functions of the marginal zone metallophilic macrophages
are not known, the marginal zone macrophages are im-
portant in clearance of microorganisms and viruses. They
express a number of pattern recognition receptors such as
toll-like receptors (TLRs) and the macrophage receptor with
collagenous structure (MARCO), which are important in the
uptake of various bacteria (Mebius and Kraal, 2005). The
marginal zone B-cells are a unique subset of noncirculating
B-cells that have an IgM+/IgD- phenotype as opposed to
follicular B-cells which are IgM+/IgD+ (Van Rees et al.,
Factors Affecting Splenic Morphology
Species: There are a number of species differences in the
gross and histologic appearance of the spleen. In dogs, for
example, the spleen is somewhat dumbbell shaped, while in
mice and rats, it’s more uniform along the longitudinal axis.
The spleen in dogs is able to expand to store large numbers
of erythrocytes, but it is also capable of rapid contraction.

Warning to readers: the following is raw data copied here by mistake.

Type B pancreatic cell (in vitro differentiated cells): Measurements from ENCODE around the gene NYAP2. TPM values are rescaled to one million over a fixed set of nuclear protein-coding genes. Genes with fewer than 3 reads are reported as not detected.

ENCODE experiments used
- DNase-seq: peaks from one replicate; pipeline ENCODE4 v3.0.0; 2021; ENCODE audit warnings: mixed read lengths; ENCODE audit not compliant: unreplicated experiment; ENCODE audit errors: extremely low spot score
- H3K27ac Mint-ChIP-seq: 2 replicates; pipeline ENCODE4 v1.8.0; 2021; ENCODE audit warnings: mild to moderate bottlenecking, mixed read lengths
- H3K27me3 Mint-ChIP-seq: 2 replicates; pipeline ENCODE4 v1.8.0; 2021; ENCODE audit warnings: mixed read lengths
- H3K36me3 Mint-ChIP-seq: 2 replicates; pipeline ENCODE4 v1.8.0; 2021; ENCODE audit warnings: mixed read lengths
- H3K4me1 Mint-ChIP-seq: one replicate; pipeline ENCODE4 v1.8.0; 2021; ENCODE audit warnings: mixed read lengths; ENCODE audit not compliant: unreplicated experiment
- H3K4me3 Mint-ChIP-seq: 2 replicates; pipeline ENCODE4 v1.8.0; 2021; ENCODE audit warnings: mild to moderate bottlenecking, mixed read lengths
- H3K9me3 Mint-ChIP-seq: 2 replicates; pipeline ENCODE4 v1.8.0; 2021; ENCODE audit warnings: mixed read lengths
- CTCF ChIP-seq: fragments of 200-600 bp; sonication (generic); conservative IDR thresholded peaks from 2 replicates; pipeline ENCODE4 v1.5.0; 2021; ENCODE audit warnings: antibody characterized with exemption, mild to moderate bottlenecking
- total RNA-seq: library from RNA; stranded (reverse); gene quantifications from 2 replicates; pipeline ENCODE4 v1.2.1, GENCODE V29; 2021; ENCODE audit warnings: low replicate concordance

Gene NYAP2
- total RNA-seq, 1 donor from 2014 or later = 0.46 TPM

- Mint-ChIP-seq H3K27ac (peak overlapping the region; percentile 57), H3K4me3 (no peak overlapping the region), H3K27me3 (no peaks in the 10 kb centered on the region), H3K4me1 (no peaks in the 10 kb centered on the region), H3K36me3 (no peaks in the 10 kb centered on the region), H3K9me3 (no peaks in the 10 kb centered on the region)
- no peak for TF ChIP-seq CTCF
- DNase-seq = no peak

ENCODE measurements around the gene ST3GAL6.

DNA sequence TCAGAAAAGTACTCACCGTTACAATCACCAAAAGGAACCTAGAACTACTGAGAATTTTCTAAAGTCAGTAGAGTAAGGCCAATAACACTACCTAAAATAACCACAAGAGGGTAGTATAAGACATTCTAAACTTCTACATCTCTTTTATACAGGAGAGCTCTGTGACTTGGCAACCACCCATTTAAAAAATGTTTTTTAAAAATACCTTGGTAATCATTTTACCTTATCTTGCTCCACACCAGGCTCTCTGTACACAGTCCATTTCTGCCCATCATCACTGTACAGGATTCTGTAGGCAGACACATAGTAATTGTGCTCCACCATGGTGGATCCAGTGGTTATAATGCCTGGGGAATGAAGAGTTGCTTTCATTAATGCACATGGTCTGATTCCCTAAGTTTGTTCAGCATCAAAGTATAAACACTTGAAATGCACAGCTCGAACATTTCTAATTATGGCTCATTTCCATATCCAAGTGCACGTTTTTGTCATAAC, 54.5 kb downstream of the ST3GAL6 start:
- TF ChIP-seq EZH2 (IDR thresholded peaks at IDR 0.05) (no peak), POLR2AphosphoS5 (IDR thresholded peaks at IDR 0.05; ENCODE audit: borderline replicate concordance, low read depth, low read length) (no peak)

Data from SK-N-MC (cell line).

large and dark red to blue-black to smaller and lighter red.
The capsule and trabeculae of dogs contains more smooth
muscle than that of mice and rats, so the spleens of rodents
do not contract as rapidly and tend to vary less in their gross
2001), while in the rat, there are as many as eight branches
(Satodate et al., 1986).
Vascular arrangements are perhaps the greatest source of
species variation in splenic architecture. Species variation in
the structure and morphology of the venous sinuses forms
the basis for the classification of spleens into two groups, si-
Sinusal spleens are found in rats and dogs and nonsinusal